Justice minister: Hungary ready for dialogue with EU, rejects double standards
Commenting on the agenda concerning specific countries in connection with the rule of law, Varga told journalists: “This is happening at a time when a war is under way in Ukraine, and the EU must demonstrate solidarity and unity, so the focus should be on issues that unite member states instead of those that drive a wedge between them.”
Varga said the Hungarian electorate had recently given “the national conservative government a historic mandate for the fourth time”. “This is a strong and comprehensive mandate, with support from 54 percent of voters, which obliges us to remain faithful to our voters’ expectations.”
“Our voters can see the concerns of the European Commission and certain EU partners, but our voters are Hungarian citizens,” she said. “Hungary’s democracy does not share these concerns.”
At the same time, the minister said that Hungary was “open to dialogue in the spirit of mutual respect, applying nn unbiased approach which excludes double standards and stigmatisation. We can put up with criticism and are willing to address these concerns,” she added.
Varga said the government would always carefully listen to other member states and their situation concerning the rule of law. The aim should be to exchange experiences and best practices, learning from each other’s constitutional identities, she added.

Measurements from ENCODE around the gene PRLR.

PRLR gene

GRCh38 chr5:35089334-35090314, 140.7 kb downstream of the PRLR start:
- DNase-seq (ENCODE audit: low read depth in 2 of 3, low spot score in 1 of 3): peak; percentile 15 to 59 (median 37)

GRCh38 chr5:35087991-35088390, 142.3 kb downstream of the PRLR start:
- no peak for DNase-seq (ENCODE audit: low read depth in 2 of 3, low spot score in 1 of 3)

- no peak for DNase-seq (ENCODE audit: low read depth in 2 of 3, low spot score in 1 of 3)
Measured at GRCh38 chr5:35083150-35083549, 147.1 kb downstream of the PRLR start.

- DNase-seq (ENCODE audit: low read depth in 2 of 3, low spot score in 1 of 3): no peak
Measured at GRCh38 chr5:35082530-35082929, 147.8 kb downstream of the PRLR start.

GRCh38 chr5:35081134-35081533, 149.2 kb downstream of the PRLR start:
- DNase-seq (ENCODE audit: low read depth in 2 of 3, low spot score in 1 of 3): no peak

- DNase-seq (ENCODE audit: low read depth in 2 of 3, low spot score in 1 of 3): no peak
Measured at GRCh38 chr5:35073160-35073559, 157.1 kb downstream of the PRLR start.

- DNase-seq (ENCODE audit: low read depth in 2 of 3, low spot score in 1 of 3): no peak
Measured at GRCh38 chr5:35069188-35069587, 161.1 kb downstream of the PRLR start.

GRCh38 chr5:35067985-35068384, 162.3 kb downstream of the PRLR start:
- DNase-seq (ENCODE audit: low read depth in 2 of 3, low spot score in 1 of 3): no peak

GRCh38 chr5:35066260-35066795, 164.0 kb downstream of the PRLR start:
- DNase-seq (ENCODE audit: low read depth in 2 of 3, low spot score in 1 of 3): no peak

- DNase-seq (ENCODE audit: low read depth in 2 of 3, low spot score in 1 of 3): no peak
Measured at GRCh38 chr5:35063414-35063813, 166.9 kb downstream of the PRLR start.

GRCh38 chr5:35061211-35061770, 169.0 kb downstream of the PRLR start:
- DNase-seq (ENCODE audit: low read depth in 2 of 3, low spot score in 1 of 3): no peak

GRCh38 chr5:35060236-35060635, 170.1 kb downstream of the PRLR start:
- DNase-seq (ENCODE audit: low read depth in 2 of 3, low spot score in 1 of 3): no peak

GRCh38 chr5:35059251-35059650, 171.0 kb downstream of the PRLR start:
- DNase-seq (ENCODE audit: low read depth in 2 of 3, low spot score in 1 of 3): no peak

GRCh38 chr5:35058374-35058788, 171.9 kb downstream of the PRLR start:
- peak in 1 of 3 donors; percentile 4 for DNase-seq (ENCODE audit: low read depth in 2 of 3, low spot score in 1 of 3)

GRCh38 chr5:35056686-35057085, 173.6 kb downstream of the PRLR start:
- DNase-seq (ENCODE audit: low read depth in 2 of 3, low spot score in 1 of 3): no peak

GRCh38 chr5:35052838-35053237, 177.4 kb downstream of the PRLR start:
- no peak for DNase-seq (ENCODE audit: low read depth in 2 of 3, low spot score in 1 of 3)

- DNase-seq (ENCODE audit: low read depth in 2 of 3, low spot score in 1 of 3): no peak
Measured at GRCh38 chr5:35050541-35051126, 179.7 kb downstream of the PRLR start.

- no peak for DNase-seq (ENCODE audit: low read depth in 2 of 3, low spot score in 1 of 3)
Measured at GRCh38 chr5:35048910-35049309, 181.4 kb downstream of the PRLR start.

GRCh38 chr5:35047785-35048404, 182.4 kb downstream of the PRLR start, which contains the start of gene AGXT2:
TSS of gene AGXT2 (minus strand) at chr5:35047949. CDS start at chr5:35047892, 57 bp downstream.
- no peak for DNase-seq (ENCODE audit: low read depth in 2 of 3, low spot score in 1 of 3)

Commenting on EC President Ursula von der Leyen’s announcement last week of a rule-of-law review of Hungary, Varga said: “Hungary has not been sent a letter, and, as far as I understand, the meeting of the College of Commissioners on the decision has not yet been called; this is expected to take place in late April. We must receive the letter first and thoroughly review it.”
The full system of rule-of-law conditions is based on a December 2020 political agreement between EU leaders and the EC, she said. The conditions were clearly agreed on at the time and the mechanism is applicable in terms of the new financial framework and the recovery fund, she added.
“If Hungary has not received funding from these resources, then how could we spend them in an irregular way?,” she said. “This is a legal concern and also a concern regarding its content,” she said.
Varga said that when countries become EU member states, their markets are opened up and cohesion strengthens development between them, “with the least developed countries advancing their economic development and everyone getting a decent share”. Varga cited a former German commissioner who said “every cent we invest in central and eastern Europe adds a further 76 cents to German GDP.”
She added that the excellent performance of Hungary’s economy had been an important element in the government’s election win.
“We rank in second place in terms of economic growth,” she said. Poland, “a country with which Hungary has had centuries of partnership based on historical and constitutional similarities,” ranks in first place, she said. “We have always been friends and this will remain the case in the future, too,” she said.